In October 1992, Savage Nights, a film based on the l989 autobiographical novel Les Nuits Fauves, was released in Paris and caused an immediate sensation that went beyond film circles. Directed and starring Cyrill Collard, this movie presents an unflinchingly honest and complex portrait of Jean, a reckless bisexual youth. The story follows a few months in the life of Jean, a 30-year old filmmaker and musician, in Paris in the late l980s. Its premise is quite credible: Jean has been diagnosed as HIV-positive, but in a classic case of self-denial, he somehow refuses to let the virus change his lifestyle in any way.
As if to prove to himself that nothing serious has happened, Jean continues to live his life with the same sense of pleasure and abandon as before. Openly bisexual, he seeks anonymous sex with strangers in public parks. At the same time, he is engaged in pursuing relationships with two lovers: Samy (Carlos Lopez), a handsome, if irresponsible young man who's in constant search for sensation, and Laura (Romane Bohringer), a naive adolescent who falls for him and then demands emotional commitment and monogamy.
The beginning of the film, which revolves around a new screen character, is rather realistic, paying attention to the small, but important, details, that comprise Jean's way of living. But gradually, particularly in the second hour, the tale assumes the notorious French “specialties” of “menage a trois” and “amour fou” (including madness, of course), which somehow tarnish the authenticity of the story.
Ultimately, the events surrounding the making and release of Savage Nights may be more interesting, or at least more significant, than the film itself. The handsome Collard reportedly cast himself in the lead role, because none of France's young screen actors was willing to risk their career, that is, to risk identification with bisexuality and HIV. Collard, himself HIV-positive, was one of the first public figures in France to openly acknowledge it.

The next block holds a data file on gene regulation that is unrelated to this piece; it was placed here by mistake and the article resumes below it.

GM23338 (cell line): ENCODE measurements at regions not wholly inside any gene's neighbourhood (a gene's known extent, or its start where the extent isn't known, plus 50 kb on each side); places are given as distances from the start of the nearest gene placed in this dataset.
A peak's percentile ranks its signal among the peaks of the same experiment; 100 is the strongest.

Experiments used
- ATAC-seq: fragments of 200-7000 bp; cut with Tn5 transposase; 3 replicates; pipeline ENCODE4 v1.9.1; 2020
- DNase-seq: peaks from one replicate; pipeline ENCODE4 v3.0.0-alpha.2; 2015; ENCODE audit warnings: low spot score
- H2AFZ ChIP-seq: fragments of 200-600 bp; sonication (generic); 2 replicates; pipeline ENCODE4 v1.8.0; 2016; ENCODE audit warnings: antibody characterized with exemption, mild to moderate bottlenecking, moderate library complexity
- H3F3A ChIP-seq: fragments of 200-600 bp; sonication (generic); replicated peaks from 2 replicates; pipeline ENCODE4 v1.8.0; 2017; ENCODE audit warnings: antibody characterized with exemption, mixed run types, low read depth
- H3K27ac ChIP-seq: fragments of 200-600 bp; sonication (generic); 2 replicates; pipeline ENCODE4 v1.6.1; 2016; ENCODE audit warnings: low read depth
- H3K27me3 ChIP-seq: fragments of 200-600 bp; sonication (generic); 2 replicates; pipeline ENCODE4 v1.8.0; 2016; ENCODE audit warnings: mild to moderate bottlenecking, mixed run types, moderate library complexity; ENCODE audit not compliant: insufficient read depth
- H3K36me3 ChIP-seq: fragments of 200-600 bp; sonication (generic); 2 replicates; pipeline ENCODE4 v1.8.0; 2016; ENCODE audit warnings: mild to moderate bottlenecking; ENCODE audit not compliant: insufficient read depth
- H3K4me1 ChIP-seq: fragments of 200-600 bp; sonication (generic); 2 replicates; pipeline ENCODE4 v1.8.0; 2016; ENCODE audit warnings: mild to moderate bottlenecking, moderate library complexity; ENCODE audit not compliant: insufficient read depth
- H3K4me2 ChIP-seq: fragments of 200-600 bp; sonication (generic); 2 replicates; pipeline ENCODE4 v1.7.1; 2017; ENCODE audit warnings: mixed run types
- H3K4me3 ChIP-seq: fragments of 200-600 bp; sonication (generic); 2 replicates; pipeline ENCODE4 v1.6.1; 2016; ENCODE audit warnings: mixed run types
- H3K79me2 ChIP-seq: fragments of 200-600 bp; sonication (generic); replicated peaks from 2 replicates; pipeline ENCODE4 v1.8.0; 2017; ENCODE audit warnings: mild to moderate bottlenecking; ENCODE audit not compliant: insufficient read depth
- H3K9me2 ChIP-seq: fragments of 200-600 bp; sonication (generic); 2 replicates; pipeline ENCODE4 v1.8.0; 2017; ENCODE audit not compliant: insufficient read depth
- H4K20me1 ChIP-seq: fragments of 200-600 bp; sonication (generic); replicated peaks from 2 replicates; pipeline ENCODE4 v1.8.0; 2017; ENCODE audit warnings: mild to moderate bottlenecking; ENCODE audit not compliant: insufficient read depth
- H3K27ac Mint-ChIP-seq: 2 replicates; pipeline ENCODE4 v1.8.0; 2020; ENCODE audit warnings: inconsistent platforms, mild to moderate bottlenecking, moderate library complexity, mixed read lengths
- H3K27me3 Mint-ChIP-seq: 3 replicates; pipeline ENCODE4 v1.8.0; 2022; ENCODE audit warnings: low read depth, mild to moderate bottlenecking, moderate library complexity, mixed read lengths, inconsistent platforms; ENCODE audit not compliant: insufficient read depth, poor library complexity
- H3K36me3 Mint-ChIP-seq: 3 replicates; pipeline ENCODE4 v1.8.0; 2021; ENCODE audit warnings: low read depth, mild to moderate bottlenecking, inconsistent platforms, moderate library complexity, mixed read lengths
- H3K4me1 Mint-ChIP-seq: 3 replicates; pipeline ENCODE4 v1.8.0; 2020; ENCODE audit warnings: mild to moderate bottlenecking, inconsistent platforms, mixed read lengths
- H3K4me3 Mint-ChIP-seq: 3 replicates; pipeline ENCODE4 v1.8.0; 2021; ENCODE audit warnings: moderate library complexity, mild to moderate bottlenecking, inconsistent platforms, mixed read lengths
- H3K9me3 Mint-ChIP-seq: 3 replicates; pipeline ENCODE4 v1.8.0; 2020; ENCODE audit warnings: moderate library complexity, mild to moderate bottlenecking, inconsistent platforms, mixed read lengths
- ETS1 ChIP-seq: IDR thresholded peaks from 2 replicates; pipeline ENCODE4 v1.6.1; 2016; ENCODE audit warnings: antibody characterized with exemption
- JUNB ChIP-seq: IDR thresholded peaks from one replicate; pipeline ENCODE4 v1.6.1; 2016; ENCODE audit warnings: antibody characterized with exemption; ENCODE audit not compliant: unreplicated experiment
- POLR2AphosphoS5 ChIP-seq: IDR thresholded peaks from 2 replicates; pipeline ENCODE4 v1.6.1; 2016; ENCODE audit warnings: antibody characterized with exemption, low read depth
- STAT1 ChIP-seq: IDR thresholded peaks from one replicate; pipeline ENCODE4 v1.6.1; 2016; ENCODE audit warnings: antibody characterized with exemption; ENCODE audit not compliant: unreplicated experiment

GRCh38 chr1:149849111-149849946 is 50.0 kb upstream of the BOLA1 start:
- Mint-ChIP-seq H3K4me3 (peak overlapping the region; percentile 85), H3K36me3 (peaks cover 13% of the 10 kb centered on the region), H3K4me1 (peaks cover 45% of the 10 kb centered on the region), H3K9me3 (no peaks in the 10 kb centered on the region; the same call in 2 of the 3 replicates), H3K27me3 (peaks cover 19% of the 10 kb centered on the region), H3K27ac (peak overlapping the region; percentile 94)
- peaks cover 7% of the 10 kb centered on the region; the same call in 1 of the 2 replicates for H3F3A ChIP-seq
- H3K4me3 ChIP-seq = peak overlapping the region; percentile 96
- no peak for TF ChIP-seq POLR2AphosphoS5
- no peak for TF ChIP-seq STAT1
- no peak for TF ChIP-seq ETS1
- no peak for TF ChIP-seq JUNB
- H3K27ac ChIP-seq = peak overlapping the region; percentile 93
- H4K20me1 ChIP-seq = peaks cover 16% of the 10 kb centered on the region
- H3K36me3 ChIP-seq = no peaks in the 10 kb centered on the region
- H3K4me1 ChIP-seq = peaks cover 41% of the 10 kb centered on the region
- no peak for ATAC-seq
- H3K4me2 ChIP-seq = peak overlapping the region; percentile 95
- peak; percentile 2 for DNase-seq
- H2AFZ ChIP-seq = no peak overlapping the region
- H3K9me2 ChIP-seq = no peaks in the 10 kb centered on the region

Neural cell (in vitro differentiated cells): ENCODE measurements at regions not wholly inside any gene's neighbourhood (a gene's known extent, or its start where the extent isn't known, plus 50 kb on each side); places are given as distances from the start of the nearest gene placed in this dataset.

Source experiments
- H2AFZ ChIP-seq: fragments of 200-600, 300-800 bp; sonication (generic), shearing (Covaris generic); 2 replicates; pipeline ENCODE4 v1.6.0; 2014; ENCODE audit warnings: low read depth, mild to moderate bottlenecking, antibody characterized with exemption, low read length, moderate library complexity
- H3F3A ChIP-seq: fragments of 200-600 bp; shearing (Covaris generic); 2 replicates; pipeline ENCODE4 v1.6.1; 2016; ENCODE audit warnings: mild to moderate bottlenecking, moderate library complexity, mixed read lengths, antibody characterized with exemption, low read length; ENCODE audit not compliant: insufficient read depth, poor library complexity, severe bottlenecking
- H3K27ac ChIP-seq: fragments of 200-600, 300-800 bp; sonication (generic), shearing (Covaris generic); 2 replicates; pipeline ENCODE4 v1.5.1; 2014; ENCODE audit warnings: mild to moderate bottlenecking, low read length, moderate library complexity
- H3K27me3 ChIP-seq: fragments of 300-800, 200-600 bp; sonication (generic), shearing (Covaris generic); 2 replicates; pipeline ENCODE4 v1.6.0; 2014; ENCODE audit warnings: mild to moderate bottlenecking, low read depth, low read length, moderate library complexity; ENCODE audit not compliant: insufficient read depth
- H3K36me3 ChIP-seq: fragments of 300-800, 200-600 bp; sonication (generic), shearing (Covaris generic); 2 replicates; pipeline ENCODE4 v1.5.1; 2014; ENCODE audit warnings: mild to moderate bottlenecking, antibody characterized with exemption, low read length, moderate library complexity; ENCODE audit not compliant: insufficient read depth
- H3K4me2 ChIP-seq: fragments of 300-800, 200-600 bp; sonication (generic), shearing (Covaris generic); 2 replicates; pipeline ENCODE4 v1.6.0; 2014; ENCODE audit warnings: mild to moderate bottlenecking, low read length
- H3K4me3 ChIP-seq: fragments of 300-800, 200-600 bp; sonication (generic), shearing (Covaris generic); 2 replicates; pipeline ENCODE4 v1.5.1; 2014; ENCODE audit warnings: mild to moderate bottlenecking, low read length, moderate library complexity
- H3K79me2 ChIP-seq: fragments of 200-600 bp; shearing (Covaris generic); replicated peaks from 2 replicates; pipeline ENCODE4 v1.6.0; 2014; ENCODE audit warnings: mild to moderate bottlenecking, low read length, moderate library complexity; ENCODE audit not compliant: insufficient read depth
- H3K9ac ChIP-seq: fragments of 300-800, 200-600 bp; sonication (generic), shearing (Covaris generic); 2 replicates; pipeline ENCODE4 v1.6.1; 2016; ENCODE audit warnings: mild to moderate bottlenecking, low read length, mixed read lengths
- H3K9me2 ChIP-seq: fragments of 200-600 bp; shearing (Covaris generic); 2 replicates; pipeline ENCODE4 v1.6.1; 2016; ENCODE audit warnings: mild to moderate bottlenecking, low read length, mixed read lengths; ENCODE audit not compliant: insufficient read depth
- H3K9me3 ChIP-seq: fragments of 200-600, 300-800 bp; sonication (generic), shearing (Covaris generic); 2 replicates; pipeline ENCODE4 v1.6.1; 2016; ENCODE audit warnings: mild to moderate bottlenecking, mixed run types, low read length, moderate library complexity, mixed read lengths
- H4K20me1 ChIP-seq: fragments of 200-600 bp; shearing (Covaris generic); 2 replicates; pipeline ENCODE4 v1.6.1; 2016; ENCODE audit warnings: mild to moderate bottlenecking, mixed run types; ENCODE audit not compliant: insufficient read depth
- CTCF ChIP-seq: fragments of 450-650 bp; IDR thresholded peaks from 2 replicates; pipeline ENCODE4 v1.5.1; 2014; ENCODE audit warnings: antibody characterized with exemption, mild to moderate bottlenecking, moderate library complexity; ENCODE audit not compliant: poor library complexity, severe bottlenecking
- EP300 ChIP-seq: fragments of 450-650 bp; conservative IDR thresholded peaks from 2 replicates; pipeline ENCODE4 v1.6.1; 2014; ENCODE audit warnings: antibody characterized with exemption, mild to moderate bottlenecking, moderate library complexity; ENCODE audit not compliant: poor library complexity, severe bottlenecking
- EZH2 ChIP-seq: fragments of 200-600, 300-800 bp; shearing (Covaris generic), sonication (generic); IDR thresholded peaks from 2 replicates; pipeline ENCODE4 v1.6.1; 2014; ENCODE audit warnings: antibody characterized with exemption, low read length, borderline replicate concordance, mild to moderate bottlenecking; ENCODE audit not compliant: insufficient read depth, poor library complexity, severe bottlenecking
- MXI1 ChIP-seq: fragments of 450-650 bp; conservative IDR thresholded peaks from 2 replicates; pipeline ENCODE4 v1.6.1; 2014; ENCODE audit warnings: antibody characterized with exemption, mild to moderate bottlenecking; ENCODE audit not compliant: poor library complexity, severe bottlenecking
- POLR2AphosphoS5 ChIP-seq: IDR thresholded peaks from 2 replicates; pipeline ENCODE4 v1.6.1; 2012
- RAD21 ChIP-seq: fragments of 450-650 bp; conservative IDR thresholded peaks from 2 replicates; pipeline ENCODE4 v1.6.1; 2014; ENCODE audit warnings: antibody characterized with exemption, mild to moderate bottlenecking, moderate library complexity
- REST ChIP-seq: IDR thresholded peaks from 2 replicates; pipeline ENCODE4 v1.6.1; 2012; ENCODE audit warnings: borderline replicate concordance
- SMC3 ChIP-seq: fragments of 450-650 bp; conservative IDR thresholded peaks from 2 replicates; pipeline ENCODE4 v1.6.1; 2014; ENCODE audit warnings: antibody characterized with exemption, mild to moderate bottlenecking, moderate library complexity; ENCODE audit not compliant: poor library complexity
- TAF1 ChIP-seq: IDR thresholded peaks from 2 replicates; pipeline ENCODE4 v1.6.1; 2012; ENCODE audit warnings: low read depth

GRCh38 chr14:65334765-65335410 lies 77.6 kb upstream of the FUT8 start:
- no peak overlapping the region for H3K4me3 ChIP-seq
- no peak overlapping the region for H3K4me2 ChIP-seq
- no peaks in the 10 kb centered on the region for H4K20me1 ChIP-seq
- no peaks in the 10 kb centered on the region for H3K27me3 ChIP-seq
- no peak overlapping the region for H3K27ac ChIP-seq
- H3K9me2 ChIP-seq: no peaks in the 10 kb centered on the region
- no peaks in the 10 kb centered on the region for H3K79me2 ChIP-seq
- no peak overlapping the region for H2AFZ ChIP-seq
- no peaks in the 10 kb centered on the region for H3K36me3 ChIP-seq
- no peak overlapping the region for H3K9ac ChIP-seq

Moreover, the entire French film community was in mourning in March l983, when Collard died of AIDS, at the age of 35. He died just three days before Savage Nights swept the Cesar Awards (the French Oscar) for Best Film and other awards. It is important to remember that the narrative is set in l986, when the media coverage and public understanding of AIDS in France were far from being satisfactory.
Before his death, Collard made some contradictory statements about his picture. He stated that Savage Nights was not a film about AIDS, but one that uses the lethal virus as a backdrop, akin to the use of tuberculosis in Thomas Mann's classic novel, The Magic Mountain. At the same time, Collard hoped that through his movie, AIDS would bring to the forefront all the “dysfunctions and aberrations” of our society.
With all my excitement for the originality and novelty of Savage Nights–there have been very few European films about AIDS–I'm hesitant to fully recommend Collard's work. The acting is uniformly good, especially by Romane Bohringer, who won the French Oscar for best actress and can currently be seen in another French picture, The Accompanyist. But the film is too long (over two hours) and its intensity and extremis are not always well-justified or well-earned.